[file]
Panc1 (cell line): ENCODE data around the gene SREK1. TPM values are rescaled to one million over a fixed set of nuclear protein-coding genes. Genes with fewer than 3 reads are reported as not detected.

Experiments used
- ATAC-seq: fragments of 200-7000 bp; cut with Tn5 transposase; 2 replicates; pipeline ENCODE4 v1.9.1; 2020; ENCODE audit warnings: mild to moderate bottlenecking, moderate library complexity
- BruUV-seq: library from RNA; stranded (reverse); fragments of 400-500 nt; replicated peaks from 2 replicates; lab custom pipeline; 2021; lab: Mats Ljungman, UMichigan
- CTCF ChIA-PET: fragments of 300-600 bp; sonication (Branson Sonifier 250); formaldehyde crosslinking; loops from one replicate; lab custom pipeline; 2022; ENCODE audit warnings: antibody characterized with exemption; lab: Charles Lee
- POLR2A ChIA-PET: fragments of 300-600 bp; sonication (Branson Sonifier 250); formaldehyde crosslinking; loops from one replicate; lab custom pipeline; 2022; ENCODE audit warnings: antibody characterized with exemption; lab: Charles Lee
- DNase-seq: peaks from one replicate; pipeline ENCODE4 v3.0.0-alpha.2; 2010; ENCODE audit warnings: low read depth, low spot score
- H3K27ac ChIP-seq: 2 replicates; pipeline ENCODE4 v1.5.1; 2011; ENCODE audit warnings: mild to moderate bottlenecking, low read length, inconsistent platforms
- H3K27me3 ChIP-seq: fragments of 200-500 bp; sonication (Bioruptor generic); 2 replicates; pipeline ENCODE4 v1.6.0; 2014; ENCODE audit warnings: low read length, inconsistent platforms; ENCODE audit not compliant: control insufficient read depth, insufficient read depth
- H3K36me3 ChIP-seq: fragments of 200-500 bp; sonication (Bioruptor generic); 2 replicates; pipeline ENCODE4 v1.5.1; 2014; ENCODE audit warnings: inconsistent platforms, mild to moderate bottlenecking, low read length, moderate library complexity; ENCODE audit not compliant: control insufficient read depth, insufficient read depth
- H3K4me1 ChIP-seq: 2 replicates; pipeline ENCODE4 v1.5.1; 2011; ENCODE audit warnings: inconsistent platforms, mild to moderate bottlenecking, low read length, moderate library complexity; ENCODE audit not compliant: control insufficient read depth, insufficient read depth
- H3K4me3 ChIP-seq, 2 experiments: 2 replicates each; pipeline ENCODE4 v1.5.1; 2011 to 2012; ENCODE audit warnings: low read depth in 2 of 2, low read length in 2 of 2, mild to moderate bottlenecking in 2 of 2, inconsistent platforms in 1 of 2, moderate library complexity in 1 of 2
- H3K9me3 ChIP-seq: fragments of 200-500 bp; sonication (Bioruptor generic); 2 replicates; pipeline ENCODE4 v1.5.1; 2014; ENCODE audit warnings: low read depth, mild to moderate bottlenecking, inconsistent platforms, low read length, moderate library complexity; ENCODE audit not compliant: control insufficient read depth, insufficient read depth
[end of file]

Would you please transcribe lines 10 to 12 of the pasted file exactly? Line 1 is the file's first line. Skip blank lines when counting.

- H3K36me3 ChIP-seq: fragments of 200-500 bp; sonication (Bioruptor generic); 2 replicates; pipeline ENCODE4 v1.5.1; 2014; ENCODE audit warnings: inconsistent platforms, mild to moderate bottlenecking, low read length, moderate library complexity; ENCODE audit not compliant: control insufficient read depth, insufficient read depth
- H3K4me1 ChIP-seq: 2 replicates; pipeline ENCODE4 v1.5.1; 2011; ENCODE audit warnings: inconsistent platforms, mild to moderate bottlenecking, low read length, moderate library complexity; ENCODE audit not compliant: control insufficient read depth, insufficient read depth
- H3K4me3 ChIP-seq, 2 experiments: 2 replicates each; pipeline ENCODE4 v1.5.1; 2011 to 2012; ENCODE audit warnings: low read depth in 2 of 2, low read length in 2 of 2, mild to moderate bottlenecking in 2 of 2, inconsistent platforms in 1 of 2, moderate library complexity in 1 of 2